Then I turn from the people and their nervousness to the sea itself. There is change – “the new sun”, suggesting it’s early in the morning – but also changelessness. The sound of the waves is old.

 

Now here’s one more water poem. I fear I am becoming epigrammatic. An epigrammarian? Epigrammatician?

 

WATERCARRIER

I carry water: my body is mostly
Made of it.
Squeeze me to remember
The sea.

Estuary Shore

ESTUARY SHORE

Where river suspects salt, land shakes the sea

Revealed expanses lie

Out of the lifeborn mud, worms rise

Ribbon weed aligns, rigid heron stalks

Woman cries, crews die

Remember the dragonflies in the winter

After the last bright body, shimmering wing dies

Under the dark water, waiting, rise

Man gathering shells, sharp stab in the chest

Like a bugle-call, clock struck

Is that the hour?

Turmoil of voices

When shall we hear, where shall we hear,

Now, here?

Rain slants, seeds rebel, green grows

The earth of shells and friends is covered in flowers

Under the pale moon, what cries?

Dust in marble halls, dust of marble halls

Ground jewels, rose roots strike

Lustre withers, slow-burning amethyst escapes

A lost note cries in the dark and I cannot find it

Out of the deathborn mud, worms rise

Boat bumps against the jetty with the waves.

Copyright Simon Banks 2013

I’m just going to leave this one for you to make of it what you will.

Lost

 

What we have lost cannot be found

By reading in a book

The stopped songs will not ring out

Nor the lost thoughts, not fallen flowers

That the dry wind took.

 

Stick in the current twists and bobs

Riding the river down

Until it snags and shallows drag

And the trip is done

Though the side currents swing around.

 

That short escape can’t happen twice

As fast the water travels

But it will rain and the river strain

Till all its banks unravel

 

But here the songs and here the ripples

Are almost in our sight

So we will climb and we will dive

Into the dark and light.

 

Copyright Simon Banks 2012

Book review: Robert Holdstock, Mythago Wood

I had not been aware of the English fantasy writer Robert Holdstock until he died and I read his obituary. I thought from what that said, his work sounded just my sort of thing, but I didn’t get round to reading it for some time until I happened to be killing time near a large library while waiting for my car to be ready. He had also been featured shortly before in Ashsilverlock’s blog. I’m glad I took the opportunity.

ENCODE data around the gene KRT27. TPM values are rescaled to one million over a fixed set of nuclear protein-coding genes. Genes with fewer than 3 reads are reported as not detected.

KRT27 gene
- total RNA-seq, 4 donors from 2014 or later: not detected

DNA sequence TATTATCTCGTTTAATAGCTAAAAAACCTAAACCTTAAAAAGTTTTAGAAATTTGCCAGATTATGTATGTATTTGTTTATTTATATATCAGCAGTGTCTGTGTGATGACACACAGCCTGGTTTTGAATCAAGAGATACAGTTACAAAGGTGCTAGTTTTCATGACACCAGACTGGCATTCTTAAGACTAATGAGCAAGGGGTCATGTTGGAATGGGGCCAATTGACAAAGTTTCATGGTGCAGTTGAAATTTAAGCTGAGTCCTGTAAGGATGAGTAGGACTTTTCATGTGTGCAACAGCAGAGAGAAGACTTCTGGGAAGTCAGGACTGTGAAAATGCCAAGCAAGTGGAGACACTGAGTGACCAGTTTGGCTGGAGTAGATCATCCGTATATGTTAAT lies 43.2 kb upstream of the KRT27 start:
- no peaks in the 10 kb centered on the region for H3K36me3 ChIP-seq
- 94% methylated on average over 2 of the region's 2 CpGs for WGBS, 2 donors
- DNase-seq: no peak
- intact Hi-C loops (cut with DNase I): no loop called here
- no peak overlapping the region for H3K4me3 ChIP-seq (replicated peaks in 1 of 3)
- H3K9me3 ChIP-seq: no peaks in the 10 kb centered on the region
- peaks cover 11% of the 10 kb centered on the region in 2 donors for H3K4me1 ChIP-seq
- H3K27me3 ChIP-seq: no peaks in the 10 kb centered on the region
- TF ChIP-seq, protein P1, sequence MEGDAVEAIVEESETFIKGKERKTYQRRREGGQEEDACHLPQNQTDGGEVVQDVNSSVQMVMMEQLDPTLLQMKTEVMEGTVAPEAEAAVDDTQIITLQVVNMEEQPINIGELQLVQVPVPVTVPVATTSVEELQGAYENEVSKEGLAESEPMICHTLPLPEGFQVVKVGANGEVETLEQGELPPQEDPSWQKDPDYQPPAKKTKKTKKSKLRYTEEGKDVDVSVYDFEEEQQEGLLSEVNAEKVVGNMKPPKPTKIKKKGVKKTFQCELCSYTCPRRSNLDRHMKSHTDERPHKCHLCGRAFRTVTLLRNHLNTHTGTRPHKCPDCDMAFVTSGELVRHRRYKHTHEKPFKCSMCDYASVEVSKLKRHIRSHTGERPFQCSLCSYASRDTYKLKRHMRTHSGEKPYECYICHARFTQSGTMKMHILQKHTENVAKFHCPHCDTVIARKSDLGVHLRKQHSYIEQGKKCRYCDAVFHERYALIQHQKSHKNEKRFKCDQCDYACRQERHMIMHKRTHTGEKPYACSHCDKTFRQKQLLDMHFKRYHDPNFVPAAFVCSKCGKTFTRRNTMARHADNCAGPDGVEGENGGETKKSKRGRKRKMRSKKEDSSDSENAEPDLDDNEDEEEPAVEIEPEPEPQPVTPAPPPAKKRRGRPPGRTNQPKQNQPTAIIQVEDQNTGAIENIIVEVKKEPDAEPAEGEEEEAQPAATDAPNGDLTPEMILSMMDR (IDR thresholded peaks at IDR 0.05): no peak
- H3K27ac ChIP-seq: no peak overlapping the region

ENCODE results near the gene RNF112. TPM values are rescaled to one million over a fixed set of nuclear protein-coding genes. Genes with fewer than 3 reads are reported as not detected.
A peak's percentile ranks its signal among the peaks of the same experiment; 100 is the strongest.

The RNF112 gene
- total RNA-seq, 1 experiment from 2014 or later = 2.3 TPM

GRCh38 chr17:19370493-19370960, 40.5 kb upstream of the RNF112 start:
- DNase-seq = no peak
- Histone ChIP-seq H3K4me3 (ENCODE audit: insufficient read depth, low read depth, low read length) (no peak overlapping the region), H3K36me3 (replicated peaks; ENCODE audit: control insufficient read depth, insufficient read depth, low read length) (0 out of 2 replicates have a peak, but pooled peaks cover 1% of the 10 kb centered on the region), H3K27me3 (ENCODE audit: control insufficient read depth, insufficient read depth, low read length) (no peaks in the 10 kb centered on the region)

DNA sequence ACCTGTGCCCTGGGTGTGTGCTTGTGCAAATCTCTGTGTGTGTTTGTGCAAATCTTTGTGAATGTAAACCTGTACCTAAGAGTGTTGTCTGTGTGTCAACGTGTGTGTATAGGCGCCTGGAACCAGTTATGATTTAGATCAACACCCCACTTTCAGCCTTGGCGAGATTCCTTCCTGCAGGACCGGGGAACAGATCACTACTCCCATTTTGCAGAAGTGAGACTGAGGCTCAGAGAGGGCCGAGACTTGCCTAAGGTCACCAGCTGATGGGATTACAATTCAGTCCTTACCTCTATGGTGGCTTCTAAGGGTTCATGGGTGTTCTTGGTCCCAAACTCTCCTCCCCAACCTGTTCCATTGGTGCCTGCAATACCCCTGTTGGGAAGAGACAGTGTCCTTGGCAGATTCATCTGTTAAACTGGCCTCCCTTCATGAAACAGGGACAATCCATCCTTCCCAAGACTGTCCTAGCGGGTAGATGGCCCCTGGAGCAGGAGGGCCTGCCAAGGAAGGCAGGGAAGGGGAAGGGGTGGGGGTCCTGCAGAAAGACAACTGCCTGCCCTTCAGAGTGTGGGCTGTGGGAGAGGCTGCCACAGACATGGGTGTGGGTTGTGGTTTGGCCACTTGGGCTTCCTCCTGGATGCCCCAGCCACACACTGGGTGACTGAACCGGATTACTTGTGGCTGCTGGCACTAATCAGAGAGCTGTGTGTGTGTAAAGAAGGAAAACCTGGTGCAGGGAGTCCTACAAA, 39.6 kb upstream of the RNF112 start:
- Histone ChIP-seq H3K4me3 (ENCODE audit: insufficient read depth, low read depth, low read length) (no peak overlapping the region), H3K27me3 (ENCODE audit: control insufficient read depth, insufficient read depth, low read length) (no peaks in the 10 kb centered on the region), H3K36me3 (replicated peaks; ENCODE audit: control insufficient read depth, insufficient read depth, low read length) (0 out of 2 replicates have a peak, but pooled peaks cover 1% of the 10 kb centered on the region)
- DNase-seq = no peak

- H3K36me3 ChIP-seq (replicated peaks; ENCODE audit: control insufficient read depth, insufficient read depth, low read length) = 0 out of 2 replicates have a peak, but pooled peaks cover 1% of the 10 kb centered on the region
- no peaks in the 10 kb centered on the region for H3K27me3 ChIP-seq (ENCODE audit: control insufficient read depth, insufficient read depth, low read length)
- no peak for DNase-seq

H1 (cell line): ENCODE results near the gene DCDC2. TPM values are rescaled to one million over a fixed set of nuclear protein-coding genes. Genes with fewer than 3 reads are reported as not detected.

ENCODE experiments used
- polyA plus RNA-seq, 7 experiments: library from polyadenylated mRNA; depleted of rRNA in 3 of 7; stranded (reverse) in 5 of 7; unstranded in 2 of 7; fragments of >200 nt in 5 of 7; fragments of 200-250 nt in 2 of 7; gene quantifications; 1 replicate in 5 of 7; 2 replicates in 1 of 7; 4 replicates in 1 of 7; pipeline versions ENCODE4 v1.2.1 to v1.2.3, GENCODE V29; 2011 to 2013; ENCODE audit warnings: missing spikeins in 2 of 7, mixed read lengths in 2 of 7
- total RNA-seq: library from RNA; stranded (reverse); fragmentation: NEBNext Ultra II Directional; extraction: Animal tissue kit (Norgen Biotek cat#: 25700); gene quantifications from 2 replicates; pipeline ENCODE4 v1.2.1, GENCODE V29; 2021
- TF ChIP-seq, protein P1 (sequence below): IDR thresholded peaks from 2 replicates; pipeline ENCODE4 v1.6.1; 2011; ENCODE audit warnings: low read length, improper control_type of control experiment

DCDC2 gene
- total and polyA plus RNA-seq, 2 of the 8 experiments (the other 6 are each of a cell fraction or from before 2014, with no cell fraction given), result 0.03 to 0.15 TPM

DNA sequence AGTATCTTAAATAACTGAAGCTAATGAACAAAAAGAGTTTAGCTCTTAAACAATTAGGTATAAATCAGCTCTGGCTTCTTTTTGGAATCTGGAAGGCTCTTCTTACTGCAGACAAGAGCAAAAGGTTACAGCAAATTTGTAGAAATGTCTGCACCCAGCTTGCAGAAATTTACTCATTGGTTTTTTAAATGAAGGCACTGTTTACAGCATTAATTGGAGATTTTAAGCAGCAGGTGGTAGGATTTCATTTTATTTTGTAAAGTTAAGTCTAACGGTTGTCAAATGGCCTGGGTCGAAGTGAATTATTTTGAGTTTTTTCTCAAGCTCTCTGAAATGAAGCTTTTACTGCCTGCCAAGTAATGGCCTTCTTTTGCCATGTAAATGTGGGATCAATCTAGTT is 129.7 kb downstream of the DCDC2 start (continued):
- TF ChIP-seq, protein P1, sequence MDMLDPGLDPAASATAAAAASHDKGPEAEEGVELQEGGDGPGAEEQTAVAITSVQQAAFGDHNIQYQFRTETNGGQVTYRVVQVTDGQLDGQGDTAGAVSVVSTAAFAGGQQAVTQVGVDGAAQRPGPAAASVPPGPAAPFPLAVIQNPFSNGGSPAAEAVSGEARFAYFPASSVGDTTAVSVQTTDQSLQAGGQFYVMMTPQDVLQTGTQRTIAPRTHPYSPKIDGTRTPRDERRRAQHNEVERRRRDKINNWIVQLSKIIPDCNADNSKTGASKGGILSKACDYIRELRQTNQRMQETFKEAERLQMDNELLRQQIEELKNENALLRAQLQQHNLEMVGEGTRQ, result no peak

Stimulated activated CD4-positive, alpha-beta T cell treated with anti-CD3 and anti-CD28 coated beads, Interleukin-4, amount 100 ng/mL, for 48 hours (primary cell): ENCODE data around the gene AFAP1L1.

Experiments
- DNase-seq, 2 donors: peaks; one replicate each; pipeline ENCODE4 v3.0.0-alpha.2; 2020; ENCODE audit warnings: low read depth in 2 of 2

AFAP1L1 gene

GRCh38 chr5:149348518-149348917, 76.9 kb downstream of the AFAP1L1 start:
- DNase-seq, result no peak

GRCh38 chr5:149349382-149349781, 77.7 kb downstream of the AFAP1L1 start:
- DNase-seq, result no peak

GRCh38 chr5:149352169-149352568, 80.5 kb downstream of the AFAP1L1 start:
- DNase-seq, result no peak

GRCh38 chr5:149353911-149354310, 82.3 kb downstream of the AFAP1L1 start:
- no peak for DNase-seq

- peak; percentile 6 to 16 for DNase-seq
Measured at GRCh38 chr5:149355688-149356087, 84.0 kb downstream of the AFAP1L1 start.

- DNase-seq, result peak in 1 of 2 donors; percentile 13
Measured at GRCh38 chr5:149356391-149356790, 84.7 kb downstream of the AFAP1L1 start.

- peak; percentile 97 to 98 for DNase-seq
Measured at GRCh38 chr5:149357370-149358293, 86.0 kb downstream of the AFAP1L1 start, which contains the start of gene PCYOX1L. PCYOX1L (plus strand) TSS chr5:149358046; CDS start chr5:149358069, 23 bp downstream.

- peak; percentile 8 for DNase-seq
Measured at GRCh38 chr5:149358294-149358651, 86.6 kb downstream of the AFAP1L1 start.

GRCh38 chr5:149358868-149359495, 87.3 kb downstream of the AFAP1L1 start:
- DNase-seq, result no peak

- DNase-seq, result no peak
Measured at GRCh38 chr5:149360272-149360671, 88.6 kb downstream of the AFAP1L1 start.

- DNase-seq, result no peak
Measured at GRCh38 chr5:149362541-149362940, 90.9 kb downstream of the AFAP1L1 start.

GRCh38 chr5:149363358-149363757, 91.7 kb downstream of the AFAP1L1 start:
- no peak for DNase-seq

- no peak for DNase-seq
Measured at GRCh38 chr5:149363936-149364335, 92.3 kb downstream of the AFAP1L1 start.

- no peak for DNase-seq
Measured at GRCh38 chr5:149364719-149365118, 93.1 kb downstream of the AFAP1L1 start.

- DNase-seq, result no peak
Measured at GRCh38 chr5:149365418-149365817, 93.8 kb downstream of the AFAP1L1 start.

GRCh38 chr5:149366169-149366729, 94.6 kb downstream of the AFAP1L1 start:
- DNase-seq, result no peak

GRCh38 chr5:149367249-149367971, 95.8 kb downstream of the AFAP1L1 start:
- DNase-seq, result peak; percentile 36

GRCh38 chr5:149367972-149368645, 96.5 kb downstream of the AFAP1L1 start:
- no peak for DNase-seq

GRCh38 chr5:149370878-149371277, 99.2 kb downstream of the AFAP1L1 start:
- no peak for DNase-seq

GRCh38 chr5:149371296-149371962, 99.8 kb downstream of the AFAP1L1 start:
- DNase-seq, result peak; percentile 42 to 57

“Mythago Wood” is the first book in a series. It is very different from the sort of fantasy you find in Tolkien or Peake, where you are immediately in a strange but compelling world and you either accept it or you don’t. This starts with our world, the English county of Herefordshire and a time just after the end of the Second World War. The narrator is a young man returning from war wounds to the house where his remote and strange father had died not long before, and which is now occupied by his elder brother, also returned from the war.

 

The house is lonely and on the edge of a mysterious wood. Anyone trying to walk into it finds himself blocked, diverted and coming out again. I don’t want to give much of the plot away, but the central idea is that in this wood, archetypes or mythical figures we’ve long forgotten can take on flesh and mind and a real existence. These are called mythagos. If a present-day human spends enough time in and penetrates deep enough into the wood, creatures are created in the image of his own unknown dreams. Once created, they seem to have short lives but are entirely corporeal, needing to eat and capable of killing.

 

But is this just the reality of the outer parts of the wood?